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Social Media Putting Aussie Home Safety At Risk, According to Research From GIO
Dec 15, 2011 (06:12 PM EST)
The increasing popularity of social media such as Facebook and Twitter is putting the homes and valuables of Australians at increasing risk of robberies and theft.
SYDNEY NEW SOUTH WALES, Australia, Dec. 15, 2011 /PRNewswire/ -- The increasing popularity of social media such as Facebook and Twitter is putting the homes and valuables of Australians at increasing risk of robberies and theft, leading home insurance provider GIO is warning.
Worryingly, over one third (37%) of social media users post either their location or photos of their location or holidays, potentially alerting thieves to their house being empty, according to research conducted by GIO (*).
The research found that 16% of people will update social media platforms on their daily movements, while one-in-ten will pinpoint their location on social media using a location tracker such as "Checking In" on Facebook.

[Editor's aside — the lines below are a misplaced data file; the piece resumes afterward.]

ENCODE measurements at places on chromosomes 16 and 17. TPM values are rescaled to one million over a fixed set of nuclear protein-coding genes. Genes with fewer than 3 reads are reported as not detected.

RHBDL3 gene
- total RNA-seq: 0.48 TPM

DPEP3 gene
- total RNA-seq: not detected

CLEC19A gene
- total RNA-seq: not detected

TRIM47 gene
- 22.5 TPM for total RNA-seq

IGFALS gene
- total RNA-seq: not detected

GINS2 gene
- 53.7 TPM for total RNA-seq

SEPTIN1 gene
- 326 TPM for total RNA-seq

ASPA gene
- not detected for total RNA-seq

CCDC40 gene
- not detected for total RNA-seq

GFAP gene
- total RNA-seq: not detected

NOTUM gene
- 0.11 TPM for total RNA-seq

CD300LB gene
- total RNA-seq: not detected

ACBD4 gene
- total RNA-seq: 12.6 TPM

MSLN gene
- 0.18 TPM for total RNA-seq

"Updating the world about when you're not at home is a very real and serious threat to your home and your belongings. You wouldn't put a sign on your front door advertising the fact that you're not at home, yet that is essentially what people are doing via social media," said GIO spokesperson Duncan Bone.
"We at GIO are not discouraging people from using social media, but we do want people to think about whether their check-in or tweet is totally necessary. Social media may be free, but the consequences may very well turn out to be very expensive," he added.
"If you do plan on updating social media networks with your location, check and, if necessary, amend your privacy settings so only people you implicitly trust can see them. To keep your home secure, make sure you have good locks on your doors and windows, and, if possible, an alarm system. If you're away for an extended period of time, think about using light-timers and asking a trusted neighbour to keep an eye on your property." Bone concluded.
(*) Newspoll Market & Social Research conducted an independent internet survey of 2,189 Australians, 18 years of age and older, across all states and territories in 2011 who use social media. Collected data has been weighted in line with current ABS population demographics to ensure any extrapolation of results is representative of age sex and area.